A newly passed bill known as Secure Act 2.0 will change how retirees withdraw from their retirement nest eggs. This fundamental change increases the age at which investors must take money from their retirement accounts, bringing about some impactful financial planning opportunities.
Taking a distribution from a tax-qualified retirement plan, like a 401(k) before age 59.5, is generally subject to a 10% penalty for early withdrawal. The exceptions to paying this 10% penalty are: • Hardship distributions • Rule of 55 Are you familiar with how the Rule of 55 works? If you want to retire early, this blog post is significant for you.
When it comes to Social Security, understanding the long-term implications of your decisions is key. Delaying benefits from age 62 to 70 can potentially lead to thousands more in retirement; working longer or collecting Social Security while working both maximize take - but earnings limits and projective trust fund exhaustion in 2035 must be considered. Make sure you've carefully weighed all options before claiming Social Security!
Don't have a retirement savings plan yet? Retirement is too important to put off, even if life events have led you astray. Focusing on income replacement with Social Security and any other pensions you may be eligible for can help get your retirement bucket started. Remember—it's never too late to start saving for the future!
Feeling overwhelmed by the menu of retirement savings plans? Don't worry, we've got you covered with an overview of all the common accounts - 401(k)s, 403(b)s, solo 401(k)s, IRAs and Roth IRAs - plus simple directions on how to use them. Get on track with your retirement savings today!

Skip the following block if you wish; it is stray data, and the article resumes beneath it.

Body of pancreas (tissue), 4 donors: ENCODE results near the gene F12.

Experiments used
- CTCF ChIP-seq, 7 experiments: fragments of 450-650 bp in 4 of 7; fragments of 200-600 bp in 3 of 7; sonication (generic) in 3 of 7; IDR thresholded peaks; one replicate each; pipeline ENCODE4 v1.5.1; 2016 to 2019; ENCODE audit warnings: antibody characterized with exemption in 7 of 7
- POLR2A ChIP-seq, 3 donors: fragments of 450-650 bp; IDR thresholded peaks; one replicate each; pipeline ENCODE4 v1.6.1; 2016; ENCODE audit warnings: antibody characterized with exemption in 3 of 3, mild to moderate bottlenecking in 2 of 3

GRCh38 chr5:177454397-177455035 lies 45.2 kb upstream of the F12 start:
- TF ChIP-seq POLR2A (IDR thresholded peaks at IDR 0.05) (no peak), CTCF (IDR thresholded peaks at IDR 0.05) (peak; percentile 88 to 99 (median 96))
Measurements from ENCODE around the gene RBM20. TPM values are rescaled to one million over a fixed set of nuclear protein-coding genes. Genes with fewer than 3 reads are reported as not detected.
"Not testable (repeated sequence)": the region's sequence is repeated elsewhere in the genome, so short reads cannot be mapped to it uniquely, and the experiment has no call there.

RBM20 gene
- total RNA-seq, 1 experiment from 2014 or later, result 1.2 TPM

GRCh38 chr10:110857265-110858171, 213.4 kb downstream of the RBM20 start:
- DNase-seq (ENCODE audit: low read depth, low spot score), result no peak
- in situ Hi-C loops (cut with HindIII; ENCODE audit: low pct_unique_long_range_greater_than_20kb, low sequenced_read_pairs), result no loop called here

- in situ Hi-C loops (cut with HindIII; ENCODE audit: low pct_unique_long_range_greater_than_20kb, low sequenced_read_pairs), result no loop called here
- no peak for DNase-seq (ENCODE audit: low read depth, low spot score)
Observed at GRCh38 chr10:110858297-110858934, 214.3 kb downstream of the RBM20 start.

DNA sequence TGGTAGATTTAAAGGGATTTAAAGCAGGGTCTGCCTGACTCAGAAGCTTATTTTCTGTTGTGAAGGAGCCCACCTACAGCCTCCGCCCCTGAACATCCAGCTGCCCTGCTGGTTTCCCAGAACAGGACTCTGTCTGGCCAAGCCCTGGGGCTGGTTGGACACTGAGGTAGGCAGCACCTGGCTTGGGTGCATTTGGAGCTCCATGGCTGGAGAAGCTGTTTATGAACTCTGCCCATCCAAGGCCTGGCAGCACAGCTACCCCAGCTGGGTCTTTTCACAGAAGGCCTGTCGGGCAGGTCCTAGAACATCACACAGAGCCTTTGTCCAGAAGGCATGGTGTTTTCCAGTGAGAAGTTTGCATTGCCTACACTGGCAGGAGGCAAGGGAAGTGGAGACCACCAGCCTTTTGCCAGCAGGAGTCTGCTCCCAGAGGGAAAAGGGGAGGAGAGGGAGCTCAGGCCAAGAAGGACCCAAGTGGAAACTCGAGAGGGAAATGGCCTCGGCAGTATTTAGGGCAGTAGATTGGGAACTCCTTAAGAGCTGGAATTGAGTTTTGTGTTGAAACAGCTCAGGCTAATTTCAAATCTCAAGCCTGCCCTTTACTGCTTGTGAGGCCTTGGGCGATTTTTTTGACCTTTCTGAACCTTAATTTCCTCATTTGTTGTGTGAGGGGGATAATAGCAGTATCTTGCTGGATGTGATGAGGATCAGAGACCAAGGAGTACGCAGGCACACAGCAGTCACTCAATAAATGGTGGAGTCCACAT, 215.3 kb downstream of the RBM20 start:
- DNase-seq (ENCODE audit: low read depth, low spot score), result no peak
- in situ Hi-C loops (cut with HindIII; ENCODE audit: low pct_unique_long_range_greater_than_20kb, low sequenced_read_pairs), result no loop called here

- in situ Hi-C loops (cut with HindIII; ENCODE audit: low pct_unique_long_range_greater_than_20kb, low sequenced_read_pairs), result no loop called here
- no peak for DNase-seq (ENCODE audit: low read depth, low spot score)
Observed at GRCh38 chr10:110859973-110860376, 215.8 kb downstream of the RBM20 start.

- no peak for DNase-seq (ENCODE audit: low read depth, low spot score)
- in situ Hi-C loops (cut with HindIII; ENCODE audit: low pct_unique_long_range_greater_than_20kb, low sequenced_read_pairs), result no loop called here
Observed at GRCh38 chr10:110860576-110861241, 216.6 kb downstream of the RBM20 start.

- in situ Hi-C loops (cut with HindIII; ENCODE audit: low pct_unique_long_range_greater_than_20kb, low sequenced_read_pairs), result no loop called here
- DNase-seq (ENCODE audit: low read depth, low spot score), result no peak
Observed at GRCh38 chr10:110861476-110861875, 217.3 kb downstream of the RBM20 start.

An individual retirement account, or IRA, is a powerful tool for retirement savers, but putting the money aside is not always easy. The contribution limits for these accounts keep rising, but that doesn't help if you have no money to save. So how do you put more money into your IRA? How can you maximize the tax benefits of these fantastic accounts? Here are some creative strategies to help you put more into your IRA this year.
Some anticipate retirement years as a time for new adventures, travel, and pursuing postponed hobbies. Approximately half of working Americans retire between the ages of 61 and 65. For a growing number of seniors, delaying retirement is becoming more common. If you are considering delaying your retirement, there are a few possible benefits of holding off retirement even for a short time.
If you are like most American workers, you will likely be responsible for saving most of the money you will need for retirement. That's because many companies have replaced defined-benefit (or pension) plans with defined-contribution (or 401k) plans. Furthermore, Social Security will only cover a fraction of the income you will likely need after retirement. Here are our favorite tips on how to avoid outliving your money during retirement.
The closer you get to retirement, the more excited you may be—and more worried. If you are 18 to 24 months away from retirement, this article is for you. You may still be wondering if you have enough saved, or if you can (or should) plan on finding a supplemental income. How will an uncertain economy affect your retirement? We answer these questions and more below.
Retirement is something that most people look forward to, but many aren’t prepared for. Fortunately it’s never too late—or too early—to start thinking about how you’ll fund your retirement.